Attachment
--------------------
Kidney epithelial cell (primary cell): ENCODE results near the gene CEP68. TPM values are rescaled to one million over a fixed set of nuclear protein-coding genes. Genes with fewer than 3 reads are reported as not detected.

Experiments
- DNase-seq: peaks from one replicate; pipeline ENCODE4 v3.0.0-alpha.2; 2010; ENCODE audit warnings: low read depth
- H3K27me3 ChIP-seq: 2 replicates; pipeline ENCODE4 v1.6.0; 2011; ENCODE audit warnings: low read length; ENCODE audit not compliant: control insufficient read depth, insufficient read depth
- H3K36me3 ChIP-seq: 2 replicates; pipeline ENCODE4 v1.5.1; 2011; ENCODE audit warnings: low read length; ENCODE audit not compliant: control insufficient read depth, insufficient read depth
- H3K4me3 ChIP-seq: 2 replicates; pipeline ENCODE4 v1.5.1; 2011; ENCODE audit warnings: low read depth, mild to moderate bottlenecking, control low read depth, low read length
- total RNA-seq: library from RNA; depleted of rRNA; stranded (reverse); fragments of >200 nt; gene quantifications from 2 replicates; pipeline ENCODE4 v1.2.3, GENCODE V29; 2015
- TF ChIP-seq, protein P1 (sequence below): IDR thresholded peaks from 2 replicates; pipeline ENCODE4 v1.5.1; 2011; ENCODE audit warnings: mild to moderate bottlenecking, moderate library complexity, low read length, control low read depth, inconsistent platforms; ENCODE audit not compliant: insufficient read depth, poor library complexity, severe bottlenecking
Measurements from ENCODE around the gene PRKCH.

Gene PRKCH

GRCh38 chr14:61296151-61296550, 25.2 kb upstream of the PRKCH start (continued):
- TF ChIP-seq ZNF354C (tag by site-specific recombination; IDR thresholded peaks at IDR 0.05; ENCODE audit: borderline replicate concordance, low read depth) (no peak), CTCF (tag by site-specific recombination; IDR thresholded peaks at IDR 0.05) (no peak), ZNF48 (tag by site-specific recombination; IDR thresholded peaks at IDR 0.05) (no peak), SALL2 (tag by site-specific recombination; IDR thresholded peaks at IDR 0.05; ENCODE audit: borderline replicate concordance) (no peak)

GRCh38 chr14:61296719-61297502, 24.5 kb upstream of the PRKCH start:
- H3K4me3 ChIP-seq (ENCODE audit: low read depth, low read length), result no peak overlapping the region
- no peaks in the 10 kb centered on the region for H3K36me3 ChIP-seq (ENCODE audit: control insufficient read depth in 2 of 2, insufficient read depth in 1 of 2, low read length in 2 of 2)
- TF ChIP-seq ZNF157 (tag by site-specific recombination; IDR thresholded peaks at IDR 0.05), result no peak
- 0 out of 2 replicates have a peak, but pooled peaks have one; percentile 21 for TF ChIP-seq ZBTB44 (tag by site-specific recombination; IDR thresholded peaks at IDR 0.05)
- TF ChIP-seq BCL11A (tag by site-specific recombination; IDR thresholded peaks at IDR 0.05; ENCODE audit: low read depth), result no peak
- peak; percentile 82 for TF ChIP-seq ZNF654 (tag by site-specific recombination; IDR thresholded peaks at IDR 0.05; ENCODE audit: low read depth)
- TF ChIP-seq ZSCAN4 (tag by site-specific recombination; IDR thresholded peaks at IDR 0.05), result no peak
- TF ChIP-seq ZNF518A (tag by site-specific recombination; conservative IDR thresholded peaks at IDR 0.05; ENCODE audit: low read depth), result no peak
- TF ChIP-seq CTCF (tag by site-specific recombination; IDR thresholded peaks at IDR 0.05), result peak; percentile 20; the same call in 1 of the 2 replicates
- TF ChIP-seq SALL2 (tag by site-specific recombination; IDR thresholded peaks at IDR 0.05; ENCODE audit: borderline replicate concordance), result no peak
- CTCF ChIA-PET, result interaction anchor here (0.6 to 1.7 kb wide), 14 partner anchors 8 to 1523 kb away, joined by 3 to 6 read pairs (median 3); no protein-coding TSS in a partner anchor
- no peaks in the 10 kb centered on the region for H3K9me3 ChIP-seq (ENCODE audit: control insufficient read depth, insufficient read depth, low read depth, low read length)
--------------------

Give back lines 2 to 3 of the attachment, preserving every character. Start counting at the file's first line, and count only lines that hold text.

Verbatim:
Experiments
- DNase-seq: peaks from one replicate; pipeline ENCODE4 v3.0.0-alpha.2; 2010; ENCODE audit warnings: low read depth